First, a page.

David Kocieniewski published an article in today's New York Times entitled "Where Pay for Chiefs Outstrips U.S. Taxes," reporting on a study that found many of the highest paid chief executives lead corporations with the lowest tax burden, despite bumper profits. Now, the issue here is not principally the widening income gap between rich and middle class. Putting aside whether a corporate CEO or any employee of a firm is worth $18m/year (which by the way translates to $8,653.85 per hour for a standard year of 2080... hell, let's give them the benefit of the doubt, they work hard, let's say 80 hours per week... well then, it's only $4,326.92/hour!), the notable finding is that current United States policy is "rewarding tax avoidance rather than innovation."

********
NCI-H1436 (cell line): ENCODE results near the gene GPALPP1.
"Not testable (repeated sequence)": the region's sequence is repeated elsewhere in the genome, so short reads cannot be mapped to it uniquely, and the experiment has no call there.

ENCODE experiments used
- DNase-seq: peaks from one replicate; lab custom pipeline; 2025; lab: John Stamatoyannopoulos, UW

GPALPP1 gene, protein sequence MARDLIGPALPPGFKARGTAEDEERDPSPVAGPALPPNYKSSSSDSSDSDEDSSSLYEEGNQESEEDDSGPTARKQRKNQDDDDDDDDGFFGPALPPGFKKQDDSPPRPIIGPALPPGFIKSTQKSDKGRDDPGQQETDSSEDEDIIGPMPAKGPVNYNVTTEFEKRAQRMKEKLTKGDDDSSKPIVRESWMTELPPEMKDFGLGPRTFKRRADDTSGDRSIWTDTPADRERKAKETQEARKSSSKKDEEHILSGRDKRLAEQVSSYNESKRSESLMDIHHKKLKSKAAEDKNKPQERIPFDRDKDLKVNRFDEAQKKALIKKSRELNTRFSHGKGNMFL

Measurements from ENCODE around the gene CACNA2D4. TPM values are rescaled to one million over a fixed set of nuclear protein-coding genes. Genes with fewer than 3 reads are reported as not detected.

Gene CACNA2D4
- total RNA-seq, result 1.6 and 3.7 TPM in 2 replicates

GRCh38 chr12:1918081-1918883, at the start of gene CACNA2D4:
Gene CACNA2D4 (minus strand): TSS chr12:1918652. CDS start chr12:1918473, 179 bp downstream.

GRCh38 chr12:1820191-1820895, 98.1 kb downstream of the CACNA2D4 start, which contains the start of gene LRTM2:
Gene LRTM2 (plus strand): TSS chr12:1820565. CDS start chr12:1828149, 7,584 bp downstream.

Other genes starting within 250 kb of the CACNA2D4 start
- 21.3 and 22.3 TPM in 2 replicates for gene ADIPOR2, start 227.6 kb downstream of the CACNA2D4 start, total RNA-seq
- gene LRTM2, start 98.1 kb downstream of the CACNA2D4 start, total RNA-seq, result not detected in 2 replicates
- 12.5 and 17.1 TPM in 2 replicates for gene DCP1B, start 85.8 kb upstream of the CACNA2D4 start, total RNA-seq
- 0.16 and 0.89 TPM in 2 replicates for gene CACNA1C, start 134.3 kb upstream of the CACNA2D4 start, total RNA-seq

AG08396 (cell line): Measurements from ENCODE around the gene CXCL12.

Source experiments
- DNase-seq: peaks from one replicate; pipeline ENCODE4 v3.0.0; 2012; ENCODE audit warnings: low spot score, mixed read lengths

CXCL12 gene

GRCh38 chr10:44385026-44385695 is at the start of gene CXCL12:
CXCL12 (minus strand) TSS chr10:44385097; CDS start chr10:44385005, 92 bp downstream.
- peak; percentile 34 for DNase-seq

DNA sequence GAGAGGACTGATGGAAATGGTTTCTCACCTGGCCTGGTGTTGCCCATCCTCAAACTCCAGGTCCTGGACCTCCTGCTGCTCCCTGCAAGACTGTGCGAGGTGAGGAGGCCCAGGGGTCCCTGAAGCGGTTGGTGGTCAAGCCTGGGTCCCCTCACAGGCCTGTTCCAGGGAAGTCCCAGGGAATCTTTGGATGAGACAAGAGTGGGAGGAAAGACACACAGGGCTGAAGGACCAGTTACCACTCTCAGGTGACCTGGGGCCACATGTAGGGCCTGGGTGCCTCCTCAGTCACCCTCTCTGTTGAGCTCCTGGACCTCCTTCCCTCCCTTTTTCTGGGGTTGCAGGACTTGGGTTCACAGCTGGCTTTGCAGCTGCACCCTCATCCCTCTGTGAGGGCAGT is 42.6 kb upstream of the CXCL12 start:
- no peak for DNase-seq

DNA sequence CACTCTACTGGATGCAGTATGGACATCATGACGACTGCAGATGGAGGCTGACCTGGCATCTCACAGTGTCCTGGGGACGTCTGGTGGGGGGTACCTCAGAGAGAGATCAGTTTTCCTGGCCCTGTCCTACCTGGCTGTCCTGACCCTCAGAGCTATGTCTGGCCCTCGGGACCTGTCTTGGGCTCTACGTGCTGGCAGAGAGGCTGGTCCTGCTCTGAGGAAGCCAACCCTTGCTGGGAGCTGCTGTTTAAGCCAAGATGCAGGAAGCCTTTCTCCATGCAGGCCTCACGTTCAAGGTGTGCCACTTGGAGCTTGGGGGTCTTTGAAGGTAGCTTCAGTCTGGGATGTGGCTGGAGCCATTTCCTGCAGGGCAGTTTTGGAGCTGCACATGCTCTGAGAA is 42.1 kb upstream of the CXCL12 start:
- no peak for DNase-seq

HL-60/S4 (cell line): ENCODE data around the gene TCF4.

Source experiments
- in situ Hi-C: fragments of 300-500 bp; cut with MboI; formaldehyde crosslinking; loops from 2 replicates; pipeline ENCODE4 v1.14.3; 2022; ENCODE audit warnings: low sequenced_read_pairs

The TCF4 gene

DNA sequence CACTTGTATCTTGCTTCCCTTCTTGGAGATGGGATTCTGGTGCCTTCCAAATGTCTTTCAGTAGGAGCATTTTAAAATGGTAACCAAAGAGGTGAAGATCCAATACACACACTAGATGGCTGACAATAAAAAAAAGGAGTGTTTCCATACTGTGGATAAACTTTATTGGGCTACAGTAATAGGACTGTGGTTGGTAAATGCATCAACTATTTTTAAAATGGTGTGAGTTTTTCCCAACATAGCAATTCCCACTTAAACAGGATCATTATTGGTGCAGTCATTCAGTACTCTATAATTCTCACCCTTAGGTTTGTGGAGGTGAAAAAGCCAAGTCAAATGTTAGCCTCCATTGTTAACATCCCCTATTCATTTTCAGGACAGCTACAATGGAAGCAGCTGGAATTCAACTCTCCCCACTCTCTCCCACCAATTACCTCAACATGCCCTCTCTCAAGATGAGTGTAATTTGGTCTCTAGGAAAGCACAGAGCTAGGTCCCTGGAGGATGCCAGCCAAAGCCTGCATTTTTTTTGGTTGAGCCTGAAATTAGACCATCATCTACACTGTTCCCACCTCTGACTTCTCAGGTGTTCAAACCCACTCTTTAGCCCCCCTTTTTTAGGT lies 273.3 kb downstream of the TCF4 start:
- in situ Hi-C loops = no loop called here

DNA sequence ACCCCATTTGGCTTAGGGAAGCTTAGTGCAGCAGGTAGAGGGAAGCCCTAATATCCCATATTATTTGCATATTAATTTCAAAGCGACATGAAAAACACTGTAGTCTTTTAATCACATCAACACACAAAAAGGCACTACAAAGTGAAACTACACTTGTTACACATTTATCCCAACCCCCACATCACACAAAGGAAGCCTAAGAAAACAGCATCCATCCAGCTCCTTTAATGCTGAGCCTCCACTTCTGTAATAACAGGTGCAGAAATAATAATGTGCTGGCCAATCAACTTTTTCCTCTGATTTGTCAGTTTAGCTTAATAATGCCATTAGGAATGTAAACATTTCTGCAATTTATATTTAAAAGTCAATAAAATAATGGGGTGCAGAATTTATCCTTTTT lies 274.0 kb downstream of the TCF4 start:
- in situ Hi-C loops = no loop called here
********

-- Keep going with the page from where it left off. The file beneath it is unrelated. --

“We have no evidence that C.E.O.’s are fashioning, with their executive leadership, more effective and efficient enterprises,” the study concluded. “On the other hand, ample evidence suggests that C.E.O.’s and their corporations are expending considerably more energy on avoiding taxes than perhaps ever before — at a time when the federal government desperately needs more revenue to maintain basic services for the American people.”That's something for the policy wonks in Washington to consider as they move ahead with tax reform and deficit reduction plans.